Vegan crimes are rising in Britain as more people choose to follow a plant-based diet, prompting calls for the attacks to be given a special status.
Some people are battling for discrimination against people based on their dietary choice to become a hate crime.
172 crimes relating to veganism happened over the past five years, with just nine in 2015 rising to 55 last year, according to The Times.
Some people are battling for discrimination against people based on their dietary choice to become a hate crime
What is the difference between ethical veganism and dietary veganism?
Dietary vegans and ethical vegans both eat a plant-based diet, avoiding meat and other foods derived from animals such as dairy products.
However ethical vegans also try to exclude all forms of animal exploitation outside what they eat.
This includes not wearing clothing made of wool or leather and not using products tested on animals.
Last year, 1.16 per cent of the population, 600,000 people, were vegan according to surveys by Ipsos Mori. It quadrupled from 150,000 in 2014.
It comes after vegan Jordi Casamitjana won a landmark case after his lawyers argued that ethical veganism satisfies the tests required for it to be a philosophical or religious belief.
At a tribunal in Norwich at the beginning of this year, judge Robin Postle ruled ethical veganism satisfies the tests required and therefore is protected under the Equality Act 2010.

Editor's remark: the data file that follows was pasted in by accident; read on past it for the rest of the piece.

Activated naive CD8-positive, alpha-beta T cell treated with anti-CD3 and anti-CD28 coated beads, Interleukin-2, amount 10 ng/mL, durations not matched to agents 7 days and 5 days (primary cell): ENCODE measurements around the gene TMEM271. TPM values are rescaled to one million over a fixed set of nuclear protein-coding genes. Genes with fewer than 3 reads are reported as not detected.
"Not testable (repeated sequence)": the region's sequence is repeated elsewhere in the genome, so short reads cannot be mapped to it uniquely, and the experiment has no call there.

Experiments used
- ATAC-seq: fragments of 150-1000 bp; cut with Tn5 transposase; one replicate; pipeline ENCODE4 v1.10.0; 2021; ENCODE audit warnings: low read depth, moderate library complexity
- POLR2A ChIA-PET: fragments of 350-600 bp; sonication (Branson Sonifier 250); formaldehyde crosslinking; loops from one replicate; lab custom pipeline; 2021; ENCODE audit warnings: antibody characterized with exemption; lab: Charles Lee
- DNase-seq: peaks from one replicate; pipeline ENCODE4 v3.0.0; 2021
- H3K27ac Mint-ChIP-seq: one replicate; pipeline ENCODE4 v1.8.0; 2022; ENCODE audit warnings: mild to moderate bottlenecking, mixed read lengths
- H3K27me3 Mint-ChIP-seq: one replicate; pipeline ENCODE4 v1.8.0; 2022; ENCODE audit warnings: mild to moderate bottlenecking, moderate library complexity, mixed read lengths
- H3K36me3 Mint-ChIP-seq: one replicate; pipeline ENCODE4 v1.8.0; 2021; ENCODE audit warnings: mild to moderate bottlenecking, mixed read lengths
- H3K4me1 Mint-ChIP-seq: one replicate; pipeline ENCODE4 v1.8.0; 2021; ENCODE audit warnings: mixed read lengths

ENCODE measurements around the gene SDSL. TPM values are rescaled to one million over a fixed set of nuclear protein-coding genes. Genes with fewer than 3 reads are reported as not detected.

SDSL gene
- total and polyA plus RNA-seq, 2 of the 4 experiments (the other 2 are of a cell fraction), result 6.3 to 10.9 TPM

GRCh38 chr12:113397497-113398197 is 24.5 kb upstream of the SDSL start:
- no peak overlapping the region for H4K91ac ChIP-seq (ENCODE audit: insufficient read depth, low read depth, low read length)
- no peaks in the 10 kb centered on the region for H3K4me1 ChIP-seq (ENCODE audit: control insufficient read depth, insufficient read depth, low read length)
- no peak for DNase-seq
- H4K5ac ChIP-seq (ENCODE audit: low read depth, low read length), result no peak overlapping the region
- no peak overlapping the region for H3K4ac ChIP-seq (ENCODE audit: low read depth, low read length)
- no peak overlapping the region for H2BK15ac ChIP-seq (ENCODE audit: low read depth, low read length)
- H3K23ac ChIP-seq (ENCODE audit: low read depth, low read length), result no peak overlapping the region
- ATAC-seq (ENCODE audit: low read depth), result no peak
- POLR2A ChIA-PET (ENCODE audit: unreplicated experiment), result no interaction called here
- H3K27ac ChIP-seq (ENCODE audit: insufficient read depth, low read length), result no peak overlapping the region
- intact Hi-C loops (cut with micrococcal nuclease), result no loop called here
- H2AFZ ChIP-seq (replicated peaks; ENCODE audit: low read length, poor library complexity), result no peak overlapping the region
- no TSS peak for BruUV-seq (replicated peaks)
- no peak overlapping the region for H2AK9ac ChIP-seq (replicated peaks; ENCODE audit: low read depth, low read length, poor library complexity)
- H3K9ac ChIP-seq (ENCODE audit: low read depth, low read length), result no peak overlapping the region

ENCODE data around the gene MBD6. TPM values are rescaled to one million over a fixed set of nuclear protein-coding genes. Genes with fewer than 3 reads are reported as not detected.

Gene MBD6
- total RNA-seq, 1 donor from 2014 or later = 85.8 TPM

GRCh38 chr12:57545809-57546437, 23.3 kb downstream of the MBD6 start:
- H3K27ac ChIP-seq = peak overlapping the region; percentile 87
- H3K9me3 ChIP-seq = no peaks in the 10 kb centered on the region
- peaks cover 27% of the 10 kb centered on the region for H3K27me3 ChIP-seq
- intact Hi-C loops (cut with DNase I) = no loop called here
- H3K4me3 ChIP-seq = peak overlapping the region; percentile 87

Mr Casamitjana, 55, claimed he was dismissed from his job at the League Against Cruel Sports after raising concerns that its pension fund was being invested into companies involved in animal testing.
He claimed he was unfairly disciplined for making this disclosure and that the decision to dismiss him was because of his philosophical belief in ethical veganism.
This case could be used as a 'precedent' for vegans to argue their beliefs should be protected.
Jordi Casamitjana won landmark case after lawyers argued ethical veganism satisfies tests required for it be a philosophical or religious belief
Founder of the No2H8 awards Fiyaz Mughal called for a legal review into hate crime.
The Crown Prosecution Service defines a hate crime as being motivated by hostility or demonstrating hostility towards a person's 'protected characteristics'.
'Protected characteristics' are aspects of a person's identity such as disability, race, religion, sexual orientation or transgender identity.
It adds that a hate crime can take the form of verbal abuse, intimidation, threats, harassment, assault, bullying and damage to property.
Last year, 1.16 per cent of the population, 600,000 people, were vegan according to surveys by Ipsos Mori. It quadrupled from 150,000 in 2014 (file photo)
How is veganism protected under the Equality Act?
The Equality Act 2010 spells out nine 'protected characteristics' which it is illegal to discriminate against.
As well as religious belief, they are: age, disability, gender reassignment, marriage or civil partnership, pregnancy or maternity, race, sex and sexual orientation.
If a belief meets the criteria it is illegal to discriminate against someone because they hold that belief.
The law applies to a wide range of fields including employment, education and housing.
The legislation says that a philosophical belief must be: